Prosecutors arrest SKorean man for allegedly spying for NKorea, kidnapping activists

By Hyung-jin Kim, AP
Sunday, April 11, 2010

Prosecutors arrest SKorean for spying for NKorea

SEOUL, South Korea — A South Korean man has been arrested for allegedly spying for Pyongyang and working with its military to kidnap activists who helped North Koreans defect, officials said Monday.

The 55-year-old man, who was arrested last week and who denies the charges, is accused of taking up the spy job after meeting a female North Korean agent in 1999 in China’s eastern Shandong province, where he was believed to be engaged in drug trafficking, the official said on condition of anonymity because an investigation was ongoing.

The man, surnamed Kim, allegedly traveled to Pyongyang in 2000 for 15 days of spy training and received $10,000 and 4.4 pounds (2 kilograms) of narcotics from the North, the official said.

The suspect was sent back to China and started abducting South Korean activists who were helping North Koreans defect from their impoverished, authoritarian homeland. The kidnapped Koreans were sent to the North in cooperation with the female agent, the official said.

The man also kidnapped North Korean defectors hiding in China and forced them back to the North. He also tried to gather information on South Korean intelligence officers operating in Chinese towns near North Korea, the official said.

Prosecution spokesman Oh Se-in confirmed the man’s arrest, saying he allegedly violated the National Security Law, which carries the death penalty as a maximum sentence. The suspect denied the charges, Oh said.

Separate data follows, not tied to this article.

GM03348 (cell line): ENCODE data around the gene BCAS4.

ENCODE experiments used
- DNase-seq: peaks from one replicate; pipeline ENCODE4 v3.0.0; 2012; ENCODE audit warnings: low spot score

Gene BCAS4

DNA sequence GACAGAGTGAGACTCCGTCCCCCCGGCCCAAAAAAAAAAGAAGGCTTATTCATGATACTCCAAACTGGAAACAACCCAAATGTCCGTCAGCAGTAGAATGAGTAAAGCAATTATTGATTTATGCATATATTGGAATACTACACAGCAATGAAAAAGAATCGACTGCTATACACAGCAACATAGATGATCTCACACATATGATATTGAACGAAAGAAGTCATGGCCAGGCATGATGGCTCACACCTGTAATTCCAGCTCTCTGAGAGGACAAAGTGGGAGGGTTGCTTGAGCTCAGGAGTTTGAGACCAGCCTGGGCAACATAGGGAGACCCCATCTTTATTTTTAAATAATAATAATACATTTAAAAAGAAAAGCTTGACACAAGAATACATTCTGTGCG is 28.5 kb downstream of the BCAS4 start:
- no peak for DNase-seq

Oh declined to disclose how many activists and defectors the man has allegedly kidnapped.

Activists claim tens of thousands of North Koreans live in hiding in China after fleeing the North to avoid a harsh political system, poverty and chronic food shortages. If repatriated, they could face severe punishment such as forced labor and years in prison, experts and activists say.

An undisclosed number of South Korean activists and missionaries also secretly operate in China to smuggle North Koreans from their homeland and shelter and feed defectors before they take refuge in South Korea, the U.S. and elsewhere in the world.

The man was arrested Thursday while making a temporary visit to South Korea, the official said.

The two Koreas remain in a state of war, divided by a heavily fortified border, because their three-year conflict ended in a truce, not a peace treaty, in 1953. More than 18,000 North Koreans have defected to South Korea since the war’s end, with most of them coming via China.

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